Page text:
I do NOT accept evolution, and as such, archeology is what I am concerned with, regarding the development of humans.


Archeology concerns human societal development, not human physiology. Physical anthropology is what you're looking for.



Since NO ONE has observed a monkey or any other living being "evolving into a human, your statement concerning observations of evolution are patently false.


You're parroting a claim that is patently false. I mean, it false apart on several levels, I'll take them in points:

-Evolution is a population phenomenon that occurs on the species level, not on the individual level. The speciation of an individual over its own lifetime wouldn't be evolution and would actually disprove the theory of evolution.
-Our evolutionary ancestors weren't modern monkeys or any other modern living thing.
-We can infer human evolution through genetic evidence and the evidence of transitional pre-human fossils.
-Evolution concerns itself not with humans, but with all living things.



Furthermore, labeling something, does not PROVE it or explain it. Gravity is only a theory, not a fact.I suggest that your read what Ellery Schempp, a famous physicist says about gravity:


I think you're a bit...off with what it states. It's a clearly satirical piece.



Finally, since you cannot seem to observe the rules of ATS regarding courtesy, I will not respond to you further. In the future, if you truly wanted to have a civil discourse, you should try to be civil. Given your lack of that, I can only conclude that you believe that you can "bully" people into accepting your spurious theories, by insulting them.


Wow, more poisoning the well! I'm not a bully, nor do I believe that browbeating should be used to shout down people I disagree with. I merely pointed out that you were highlighting the wrong field. Hell, you even got it wrong when you were more specific in applying it only to humans. I was merely pointing out that it was odd that someone who claims to be a professor can't get scientific fields straight.

And my theory isn't 'spurious', and it isn't my theory at all. You've yet to actually highlight a problem with evolution (and there's an entire thread devoted to that under the title "Evolution: FALSIFY IT!" which you can find in my signature).

I followed the rules. If you think I didn't, complain to the mods. If I did violate the rules, they'll take down my post.

Now, if you think I meant it as an insult, I apologize. I didn't mean it that way. I was merely pointing out that you're wrong and was starting to wonder if you really are a professor or if you just play one on the internet.



posted on Jan, 14 2011 @ 06:18 AM
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reply to post by ProfEmeritus
 



I searched Riken's database for the chimp info, but couldn't find it - could you post a link to your source?


EDIT: Never mind, found source, here, although if you read the whole article, (published 12.06.03(UK type date), so quite old), it states that they only compared chromosome 22(chimp):21(human analogue), and the difference in base pair sequence was 1.69. Perhaps they meant that it was 15% different from previous studies?

Don't forget that humans have a very large population compared to other apes, and .4 percent wouldn't, to my mind, be a particularly large number of mutations within a species, particularly if they are in non-coding DNA (which is not typically greatly conserved, as mutation does not lead to loss of functionality).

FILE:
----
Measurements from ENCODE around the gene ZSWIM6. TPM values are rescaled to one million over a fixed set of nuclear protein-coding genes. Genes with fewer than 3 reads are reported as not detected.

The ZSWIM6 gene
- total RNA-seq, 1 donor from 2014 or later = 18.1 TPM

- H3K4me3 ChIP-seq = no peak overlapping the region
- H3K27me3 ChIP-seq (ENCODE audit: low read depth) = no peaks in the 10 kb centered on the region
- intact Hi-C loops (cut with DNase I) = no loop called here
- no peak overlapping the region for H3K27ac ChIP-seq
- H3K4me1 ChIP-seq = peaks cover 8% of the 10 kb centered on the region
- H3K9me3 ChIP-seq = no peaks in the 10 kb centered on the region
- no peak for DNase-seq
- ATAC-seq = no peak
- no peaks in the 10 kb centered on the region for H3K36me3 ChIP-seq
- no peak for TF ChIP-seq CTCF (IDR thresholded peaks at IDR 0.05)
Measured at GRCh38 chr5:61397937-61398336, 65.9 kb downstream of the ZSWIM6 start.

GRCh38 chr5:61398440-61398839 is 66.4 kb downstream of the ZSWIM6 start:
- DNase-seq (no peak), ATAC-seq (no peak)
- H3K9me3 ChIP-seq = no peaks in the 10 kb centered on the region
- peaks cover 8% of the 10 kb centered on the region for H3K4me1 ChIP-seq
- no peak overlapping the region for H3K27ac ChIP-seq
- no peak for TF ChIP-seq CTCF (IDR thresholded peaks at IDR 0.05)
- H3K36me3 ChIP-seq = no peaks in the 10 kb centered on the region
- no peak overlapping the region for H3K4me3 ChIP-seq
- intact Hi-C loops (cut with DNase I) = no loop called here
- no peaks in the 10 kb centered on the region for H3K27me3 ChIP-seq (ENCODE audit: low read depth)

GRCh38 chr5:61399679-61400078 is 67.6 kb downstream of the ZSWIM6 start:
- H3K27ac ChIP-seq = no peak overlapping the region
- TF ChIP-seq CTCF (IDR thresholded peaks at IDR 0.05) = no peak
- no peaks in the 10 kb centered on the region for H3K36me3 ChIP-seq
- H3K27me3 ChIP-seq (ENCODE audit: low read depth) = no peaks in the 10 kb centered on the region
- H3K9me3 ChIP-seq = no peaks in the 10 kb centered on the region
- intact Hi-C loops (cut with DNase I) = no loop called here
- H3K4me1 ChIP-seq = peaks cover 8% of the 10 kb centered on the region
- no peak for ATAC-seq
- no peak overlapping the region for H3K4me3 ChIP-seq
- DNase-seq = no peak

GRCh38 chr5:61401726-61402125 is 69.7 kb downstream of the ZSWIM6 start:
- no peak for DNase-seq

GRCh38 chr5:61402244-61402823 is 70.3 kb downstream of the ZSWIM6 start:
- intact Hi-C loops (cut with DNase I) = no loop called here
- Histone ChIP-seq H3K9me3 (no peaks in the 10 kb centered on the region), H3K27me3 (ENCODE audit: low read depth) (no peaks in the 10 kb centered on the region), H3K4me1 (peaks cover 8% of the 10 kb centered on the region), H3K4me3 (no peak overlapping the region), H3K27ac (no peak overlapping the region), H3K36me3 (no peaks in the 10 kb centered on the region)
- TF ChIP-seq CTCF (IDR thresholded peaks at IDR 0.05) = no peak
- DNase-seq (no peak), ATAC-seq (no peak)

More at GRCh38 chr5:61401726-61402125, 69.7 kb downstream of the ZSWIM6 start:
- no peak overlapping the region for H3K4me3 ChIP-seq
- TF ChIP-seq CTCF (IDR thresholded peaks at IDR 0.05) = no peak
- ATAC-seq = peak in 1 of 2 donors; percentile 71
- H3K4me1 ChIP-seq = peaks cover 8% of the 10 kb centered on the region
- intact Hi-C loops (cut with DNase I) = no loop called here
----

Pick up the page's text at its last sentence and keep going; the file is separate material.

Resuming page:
Without a proper paper available to read, I can't confidently state that the discrepancies between this and other studies was just due to sampling bias.
edit on 14/1/2011 by TheWill because: (no reason given)



posted on Jan, 15 2011 @ 08:59 AM
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Thank you.

Thank you for admitting that my first fact is indeed correct. It took you forever to admit it. But I'm glad to see you're man enough to admit it when you are wrong.

Refresher course, here's my first fact:

FACT#1 Scientists have never created life through abiogenesis or biopoesis.

You stated:

"It may not have been done in a lab,".

I do take offense to the word, "may", but I'll cut you a little slack, since we both know that it has not been done...ever...at all...period...by science.

Just so you don't go on and accuse me of partial quoting, let me finish your entire quote:

"but that doesn't mean it never happened in nature. You're twisting the argument to create an equivalence between the inability of scientists to do something and the possibility that it happened in nature."

I can't believe you just said this. You admit that God can do it, your code word for nature, but man can't...lol

Wow. That is shocking. How do you rationalize that in your mind? That nature - i.e.- God - can do something and man can't?

BTW - I never twisted anything. My fact states "scientists" have never created life. You, on the other hand, tried twisting my position to imply God couldn't do it. Of course He can. He can and has done everything.

Nevermind, your answer probably will be long and tedious and not make much sense anyways, so let's just move on to fact #2:

FACT #2: The theory of evolution does not try and explain how life began.

Do we agree that evolution does not try to explain how life began?

Yes?

or

No?



posted on Jan, 15 2011 @ 09:14 AM
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reply to post by mrvdreamknight
 



I can't believe you just said this. You admit that God can do it, your code word for nature, but man can't...lol

Wow. That is shocking. How do you rationalize that in your mind? That nature - i.e.- God - can do something and man can't?



Hang on a mo... so when we talk about natural selection, you think we mean God selection?

"In nature" is usually taken to mean "without human interference", not "With God's interference". We don't think that because puddles form naturally, God has to make puddles, do we?